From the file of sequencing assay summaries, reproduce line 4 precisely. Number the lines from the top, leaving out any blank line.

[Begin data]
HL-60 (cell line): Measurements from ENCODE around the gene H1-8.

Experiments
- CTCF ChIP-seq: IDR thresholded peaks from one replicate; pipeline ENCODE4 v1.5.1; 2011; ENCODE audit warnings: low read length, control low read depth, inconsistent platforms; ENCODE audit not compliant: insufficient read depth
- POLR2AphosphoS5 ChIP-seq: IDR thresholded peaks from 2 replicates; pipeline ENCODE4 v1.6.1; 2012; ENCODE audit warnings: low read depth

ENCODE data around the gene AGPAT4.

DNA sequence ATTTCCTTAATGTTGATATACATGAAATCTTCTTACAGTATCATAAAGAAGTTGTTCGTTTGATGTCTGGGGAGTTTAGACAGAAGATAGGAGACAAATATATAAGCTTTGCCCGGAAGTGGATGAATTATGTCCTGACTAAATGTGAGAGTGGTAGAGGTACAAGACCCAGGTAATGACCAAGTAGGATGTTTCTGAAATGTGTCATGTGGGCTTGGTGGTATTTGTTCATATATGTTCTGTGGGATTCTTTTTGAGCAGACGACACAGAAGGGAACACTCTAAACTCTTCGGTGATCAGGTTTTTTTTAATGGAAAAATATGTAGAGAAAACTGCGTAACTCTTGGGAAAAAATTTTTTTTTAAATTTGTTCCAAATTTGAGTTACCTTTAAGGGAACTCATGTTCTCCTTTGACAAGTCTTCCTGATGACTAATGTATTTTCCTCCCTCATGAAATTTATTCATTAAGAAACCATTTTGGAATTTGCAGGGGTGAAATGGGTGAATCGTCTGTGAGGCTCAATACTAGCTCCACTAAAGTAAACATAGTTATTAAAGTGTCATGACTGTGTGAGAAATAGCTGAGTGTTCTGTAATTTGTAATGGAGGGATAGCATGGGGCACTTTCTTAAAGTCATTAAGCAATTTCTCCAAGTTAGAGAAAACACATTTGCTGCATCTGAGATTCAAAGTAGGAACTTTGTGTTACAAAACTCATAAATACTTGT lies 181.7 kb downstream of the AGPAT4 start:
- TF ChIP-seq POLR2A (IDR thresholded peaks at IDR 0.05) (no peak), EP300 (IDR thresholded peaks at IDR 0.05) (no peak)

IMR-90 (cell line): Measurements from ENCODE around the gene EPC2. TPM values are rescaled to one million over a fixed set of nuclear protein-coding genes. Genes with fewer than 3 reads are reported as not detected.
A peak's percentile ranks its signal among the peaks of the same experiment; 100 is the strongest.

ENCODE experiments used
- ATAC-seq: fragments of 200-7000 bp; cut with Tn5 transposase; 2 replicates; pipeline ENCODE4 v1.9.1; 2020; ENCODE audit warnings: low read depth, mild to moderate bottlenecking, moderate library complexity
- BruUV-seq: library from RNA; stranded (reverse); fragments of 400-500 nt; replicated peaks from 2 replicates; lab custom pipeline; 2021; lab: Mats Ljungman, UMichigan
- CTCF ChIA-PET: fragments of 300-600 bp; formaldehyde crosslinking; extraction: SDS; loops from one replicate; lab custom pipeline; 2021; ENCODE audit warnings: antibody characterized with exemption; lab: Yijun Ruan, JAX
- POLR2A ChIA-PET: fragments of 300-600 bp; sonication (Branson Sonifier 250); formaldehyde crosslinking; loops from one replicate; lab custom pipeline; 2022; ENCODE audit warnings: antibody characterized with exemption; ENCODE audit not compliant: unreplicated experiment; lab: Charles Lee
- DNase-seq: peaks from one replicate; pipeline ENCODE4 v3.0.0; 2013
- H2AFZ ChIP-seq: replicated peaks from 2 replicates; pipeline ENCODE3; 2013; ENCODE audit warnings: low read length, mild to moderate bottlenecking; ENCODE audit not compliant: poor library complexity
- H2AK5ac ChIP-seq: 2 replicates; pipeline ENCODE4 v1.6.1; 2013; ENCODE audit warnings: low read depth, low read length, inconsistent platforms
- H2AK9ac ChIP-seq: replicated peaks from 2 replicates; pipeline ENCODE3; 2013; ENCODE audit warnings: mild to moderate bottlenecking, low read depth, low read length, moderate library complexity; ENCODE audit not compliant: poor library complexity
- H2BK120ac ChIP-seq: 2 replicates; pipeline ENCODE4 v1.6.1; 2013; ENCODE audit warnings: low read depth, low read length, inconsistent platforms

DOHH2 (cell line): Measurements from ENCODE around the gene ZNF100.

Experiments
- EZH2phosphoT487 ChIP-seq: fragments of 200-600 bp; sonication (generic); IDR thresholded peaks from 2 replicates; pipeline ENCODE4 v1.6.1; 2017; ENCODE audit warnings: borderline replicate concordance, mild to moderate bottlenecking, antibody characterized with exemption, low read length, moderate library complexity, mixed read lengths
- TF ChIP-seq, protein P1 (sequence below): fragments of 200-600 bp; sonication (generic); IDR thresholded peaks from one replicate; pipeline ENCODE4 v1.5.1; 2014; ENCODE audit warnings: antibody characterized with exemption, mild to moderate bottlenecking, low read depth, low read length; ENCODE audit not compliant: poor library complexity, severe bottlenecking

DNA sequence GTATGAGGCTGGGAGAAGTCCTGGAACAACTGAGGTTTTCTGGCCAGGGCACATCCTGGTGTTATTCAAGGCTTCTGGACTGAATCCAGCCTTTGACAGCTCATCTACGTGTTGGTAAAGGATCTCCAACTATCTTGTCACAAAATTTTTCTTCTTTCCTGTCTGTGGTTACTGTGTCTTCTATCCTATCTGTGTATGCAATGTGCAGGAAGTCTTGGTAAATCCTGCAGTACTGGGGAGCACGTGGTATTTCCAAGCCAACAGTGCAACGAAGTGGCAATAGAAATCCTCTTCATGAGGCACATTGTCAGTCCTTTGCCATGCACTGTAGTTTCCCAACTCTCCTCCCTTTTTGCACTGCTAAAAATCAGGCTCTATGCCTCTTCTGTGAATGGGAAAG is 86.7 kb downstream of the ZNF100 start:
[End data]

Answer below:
- POLR2AphosphoS5 ChIP-seq: IDR thresholded peaks from 2 replicates; pipeline ENCODE4 v1.6.1; 2012; ENCODE audit warnings: low read depth